Although major U.S. stock indicators aren’t soaring upward this morning, they’re not really plummeting either, although the S&P 500 early activity as of 10 o’clock brings value down from $2926 to $2920 and Dow Jones activity reflects a fall in value from $26,460 to $26,420. (small potatoes?)
As mentioned yesterday, some analysts are casting this market narrative as a struggle between emerging tech stocks and worn-out dinosaur industrial stocks that are under pressure and experiencing losses.
“Facebook reported first-quarter 2019 earnings of $0.85 per share that lagged the Zacks Consensus Estimate by a whopping $0.81,” wrote Zacks analysts, rolling back the tape to the end of the market session yesterday in a piece posted this morning.
“However, revenues of $15.08 billion comfortably surpassed the Zacks Consensus Estimate of $14.97 billion. Monthly active users (MAUs) were 2.375 billion, up 8.2% year over year. Daily Active Users (DAUs) were 1.56 billion on average for March 2019, increasing 7.8% year over year and representing 66% of MAUs. Shares of Facebook was up 5.9% following the earnings result.”
By contrast, Zacks explains the down side, with 3M, a tape and packaging products maker, as the poster child:
“3M reported first-quarter 2019 adjusted earnings of $2.23 per share, which lagged the Zacks Consensus Estimate of $2.50. The company reported total sales of $7,863 million, which missed the Zacks Consensus Estimate of $8,091 million. Shares of 3M Company crushed 13% following the earnings result, reflecting its largest single-day decline since Oct 19, 1987.”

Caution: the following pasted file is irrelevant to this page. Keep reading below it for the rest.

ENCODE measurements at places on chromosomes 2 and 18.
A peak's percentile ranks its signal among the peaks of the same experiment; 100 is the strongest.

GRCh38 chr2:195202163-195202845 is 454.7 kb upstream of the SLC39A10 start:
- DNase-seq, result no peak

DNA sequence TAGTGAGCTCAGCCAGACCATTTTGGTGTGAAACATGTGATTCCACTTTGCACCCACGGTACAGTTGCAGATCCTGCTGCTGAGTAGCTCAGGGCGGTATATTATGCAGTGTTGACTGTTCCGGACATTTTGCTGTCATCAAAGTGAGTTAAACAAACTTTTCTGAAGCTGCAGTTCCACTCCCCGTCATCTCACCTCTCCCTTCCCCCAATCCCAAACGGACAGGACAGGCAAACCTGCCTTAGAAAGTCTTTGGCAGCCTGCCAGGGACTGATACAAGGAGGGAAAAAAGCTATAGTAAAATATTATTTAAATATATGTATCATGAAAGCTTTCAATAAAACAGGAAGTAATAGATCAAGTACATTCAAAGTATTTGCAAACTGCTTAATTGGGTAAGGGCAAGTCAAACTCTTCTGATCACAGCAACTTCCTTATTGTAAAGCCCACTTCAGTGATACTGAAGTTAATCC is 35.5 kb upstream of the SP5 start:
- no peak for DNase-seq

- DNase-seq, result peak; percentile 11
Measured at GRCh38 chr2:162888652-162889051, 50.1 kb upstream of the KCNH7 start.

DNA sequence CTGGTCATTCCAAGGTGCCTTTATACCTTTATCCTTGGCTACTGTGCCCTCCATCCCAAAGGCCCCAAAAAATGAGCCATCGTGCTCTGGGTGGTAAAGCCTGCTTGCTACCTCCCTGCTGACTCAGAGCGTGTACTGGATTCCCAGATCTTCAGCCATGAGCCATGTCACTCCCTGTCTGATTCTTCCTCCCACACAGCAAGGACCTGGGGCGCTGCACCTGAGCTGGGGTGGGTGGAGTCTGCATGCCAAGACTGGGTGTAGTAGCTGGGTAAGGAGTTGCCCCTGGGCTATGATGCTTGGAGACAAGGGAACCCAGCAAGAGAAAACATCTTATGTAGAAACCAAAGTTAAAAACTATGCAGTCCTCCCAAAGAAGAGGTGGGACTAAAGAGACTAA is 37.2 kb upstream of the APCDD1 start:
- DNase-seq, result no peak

For some longer-term analysis, we can turn to a discussion of Federal Reserve activity, or inactivity, in the form of an interview this morning between Mike Swanson and Ike Iossif.
Here, Iossif suggests that we may see a replay of the 2016 trend where the Federal Reserve delayed interest rate activity and the markets responded positively.
“The Fed got scared,” Iossif said, noting that the end result was a boost of liquidity around $5.5 billion in his estimation.
“That’s quite a lot of liquidity,” Iossif said. “Now we can see the structure looks similar to what happened (in 2016).”
Iossif projects a possible S&P 500 level around $3010 and lays out some prognostications for what comes next, which you can see in the corresponding video.
Essentially, we are still enjoying the fruits of low interest rates as the Fed promises not to raise rates, but says it’s not doing it under presidential duress.
There seems to be consensus that nobody really wants interest rates raised, and as Iossif points out in a roundabout way, our economy seems to be sufficiently cold that we don’t need to raise interest rates yet. However, as eminent stock wizard Alan Greenspan has indicated over the past year, we might still be due for a market correction. The question is: when is it coming?